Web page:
Articles on this Page
- 01/21/14--23:50: _Teaser promo for Ha...
- 01/22/14--01:40: _Comic Book Review -...
- 01/22/14--02:33: _Sacha Baron Cohen i...
- 01/22/14--03:22: _Special Features - ...
- 01/22/14--03:24: _Comic Book Review -...
- 01/22/14--03:57: _Cobie Smulders conf...
- 01/22/14--04:18: _Special Features - ...
- 01/22/14--04:54: _The Wolf of Wall St...
- 01/22/14--06:29: _Comic Book Review -...
- 01/22/14--09:56: _Blu-ray Review - Th...
- 01/22/14--09:58: _First teaser for Gu...
- 01/22/14--10:54: _Cover art and relea...
- 01/22/14--12:37: _IMAX poster and new...
- 01/22/14--13:55: _Gal Gadot confirms ...
- 01/22/14--14:20: _Woody Allen Wednesd...
- 01/22/14--15:05: _The Flickering Myth...
- 01/22/14--15:25: _Godzilla: Awakening...
- 01/22/14--15:34: _Is this our first l...
- 01/22/14--15:39: _The Hunger Games: M...
- 01/22/14--23:16: _Voice cast for Capt...
- 01/21/14--23:50: Teaser promo for Halle Berry sci-fi series Extant
- 01/22/14--01:40: Comic Book Review - Zero #5
- 01/22/14--02:33: Sacha Baron Cohen in talks for Alice in Wonderland sequel
- 01/22/14--03:22: Special Features - Oldboy: From Original to Remake
- 01/22/14--03:24: Comic Book Review - All-New X-Men #19
- 01/22/14--04:18: Special Features - Six Years On: Remembering Heath Ledger
- 01/22/14--06:29: Comic Book Review - Prophet #42
- 01/22/14--09:56: Blu-ray Review - The Poirot Collection
- 01/22/14--09:58: First teaser for Guillermo del Toro's The Strain
- 01/22/14--10:54: Cover art and release date for Son of Batman revealed
- 01/22/14--12:37: IMAX poster and new clips from the RoboCop reboot
- 01/22/14--13:55: Gal Gadot confirms three movie deal as Wonder Woman
- 01/22/14--14:20: Woody Allen Wednesdays - Vicky Cristina Barcelona and Celebrity
- 01/22/14--15:25: Godzilla: Awakening prequel comic coming May 7th
- 01/22/14--15:34: Is this our first look at the Teenage Mutant Ninja Turtles?
- 01/22/14--15:39: The Hunger Games: Mockingjay - Part 1 poster arrives online
- 01/22/14--23:16: Voice cast for Captain Underpants movie revealed
Produced by Steven Spielberg's Amblin Entertainment and starring Halle Berry (The Call, X-Men: Days of Future Past), Extant will revolve around a female astronaut (Berry) who returns to Earth after a year in space and attempts to reconnect with her family. Problem is, she's also carrying a child, and her experiences in space will lead to events that will ultimately change the course of human history.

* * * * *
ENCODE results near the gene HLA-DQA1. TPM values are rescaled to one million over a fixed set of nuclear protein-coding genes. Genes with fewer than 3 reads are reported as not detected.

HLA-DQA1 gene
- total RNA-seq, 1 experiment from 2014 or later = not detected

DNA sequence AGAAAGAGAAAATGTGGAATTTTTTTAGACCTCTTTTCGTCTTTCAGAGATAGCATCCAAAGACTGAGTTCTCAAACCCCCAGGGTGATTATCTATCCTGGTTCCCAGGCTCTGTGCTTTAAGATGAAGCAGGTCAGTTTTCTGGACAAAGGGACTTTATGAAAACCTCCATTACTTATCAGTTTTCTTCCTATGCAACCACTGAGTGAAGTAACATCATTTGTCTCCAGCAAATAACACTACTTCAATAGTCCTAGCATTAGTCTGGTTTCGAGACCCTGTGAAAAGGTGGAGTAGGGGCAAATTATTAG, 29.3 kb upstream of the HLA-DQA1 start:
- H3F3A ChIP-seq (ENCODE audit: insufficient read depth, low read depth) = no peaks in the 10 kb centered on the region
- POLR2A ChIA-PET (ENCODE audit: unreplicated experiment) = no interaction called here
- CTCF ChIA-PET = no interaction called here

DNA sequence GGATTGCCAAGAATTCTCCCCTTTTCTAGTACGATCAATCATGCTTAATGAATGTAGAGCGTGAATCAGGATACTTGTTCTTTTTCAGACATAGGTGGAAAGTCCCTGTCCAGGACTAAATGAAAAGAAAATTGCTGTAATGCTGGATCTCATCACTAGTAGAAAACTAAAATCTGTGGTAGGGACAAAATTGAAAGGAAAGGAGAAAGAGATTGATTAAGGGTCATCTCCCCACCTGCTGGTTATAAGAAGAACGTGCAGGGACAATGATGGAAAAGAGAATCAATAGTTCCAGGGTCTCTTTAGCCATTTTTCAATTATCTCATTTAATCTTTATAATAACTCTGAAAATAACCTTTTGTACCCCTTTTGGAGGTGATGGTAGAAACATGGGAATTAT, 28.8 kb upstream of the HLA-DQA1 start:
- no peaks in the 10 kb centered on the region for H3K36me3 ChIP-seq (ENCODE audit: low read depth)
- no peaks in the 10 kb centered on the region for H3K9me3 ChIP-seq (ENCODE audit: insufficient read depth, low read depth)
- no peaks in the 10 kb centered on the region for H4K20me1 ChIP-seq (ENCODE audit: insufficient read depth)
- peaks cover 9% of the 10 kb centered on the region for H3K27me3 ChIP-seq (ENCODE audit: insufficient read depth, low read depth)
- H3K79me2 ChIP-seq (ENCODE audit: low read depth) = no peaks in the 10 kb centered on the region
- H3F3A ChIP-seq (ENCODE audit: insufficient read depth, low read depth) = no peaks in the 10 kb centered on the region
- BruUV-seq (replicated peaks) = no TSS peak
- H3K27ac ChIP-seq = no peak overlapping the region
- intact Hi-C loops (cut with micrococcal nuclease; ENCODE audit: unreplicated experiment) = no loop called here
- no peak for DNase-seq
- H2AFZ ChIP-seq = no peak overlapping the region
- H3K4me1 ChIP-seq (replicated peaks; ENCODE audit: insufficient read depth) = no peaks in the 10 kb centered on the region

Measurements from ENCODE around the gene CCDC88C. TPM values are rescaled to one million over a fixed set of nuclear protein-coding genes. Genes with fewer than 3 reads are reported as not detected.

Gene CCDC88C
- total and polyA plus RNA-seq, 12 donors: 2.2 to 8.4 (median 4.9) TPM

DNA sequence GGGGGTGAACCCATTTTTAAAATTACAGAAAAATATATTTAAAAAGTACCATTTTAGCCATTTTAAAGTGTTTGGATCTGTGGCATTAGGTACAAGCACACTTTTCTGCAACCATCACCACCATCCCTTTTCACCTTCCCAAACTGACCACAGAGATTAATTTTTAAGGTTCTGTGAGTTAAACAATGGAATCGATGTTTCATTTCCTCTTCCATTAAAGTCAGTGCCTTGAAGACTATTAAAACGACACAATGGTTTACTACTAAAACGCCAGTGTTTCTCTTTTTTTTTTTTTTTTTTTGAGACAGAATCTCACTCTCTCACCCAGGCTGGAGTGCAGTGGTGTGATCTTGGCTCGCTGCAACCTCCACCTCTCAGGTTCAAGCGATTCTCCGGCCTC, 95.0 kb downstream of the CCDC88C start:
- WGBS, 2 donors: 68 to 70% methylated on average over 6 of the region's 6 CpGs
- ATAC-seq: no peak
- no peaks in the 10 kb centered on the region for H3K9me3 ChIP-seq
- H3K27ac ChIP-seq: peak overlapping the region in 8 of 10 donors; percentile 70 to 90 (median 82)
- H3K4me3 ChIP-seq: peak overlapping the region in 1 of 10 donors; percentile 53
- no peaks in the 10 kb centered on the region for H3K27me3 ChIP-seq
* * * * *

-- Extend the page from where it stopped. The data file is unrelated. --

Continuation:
Extant is being executive produced by Spielberg along with showrunner Greg Walker, and has skipped the pilot stage, with CBS placing a 13-episode straight-to-series order.
Extant is set to premiere on CBS in the States on July 2nd.
Anghus Houvouras reviews Zero #5...
Warning spoilers ahead...
Last month I named Zero my favorite comic of 2013. It's blend of espionage and sic-fi elements spoke to me. It's ground in a dark, violent reality but there was always something larger lurking in the periphery. Elements of a more frightening world creeping in eluding to a larger threat than the cloak and dagger stories were telling us. Like a good spy story, there were secrets being kept from the reader as well as the main character. The fifth issue gives us our first look at the insanity that writer Ales Kot has been brewing since this brilliant series launched last year.
Edward Zero is a cold, calculating killing machine. An orphaned child raised in a cult of killer trained to suppress emotion and sharpen his senses with razor sharp precision. He's very good at what he does. Over the first four issues, we've seen Zero deal with a number of potential threats and handle them all in spite of personal sacrifice and tragic loss.
The fifth issue gives us our most blunt look at the character. In the aftermath of a battle that cost him his eye, Zero is debriefed and reviewed by his superiors to see if he is still fit for combat. There are doubts plaguing Zero, though his training and a steady diet of medications keep him in a perpetual state of catatonia. Like many soldiers, he is programmed a certain way the aching need to know more is constantly at odds with the training that has molded him into the blunt instrument he has become. Zero finally makes a choice to reject his engineering and break free of the medically induced control methods.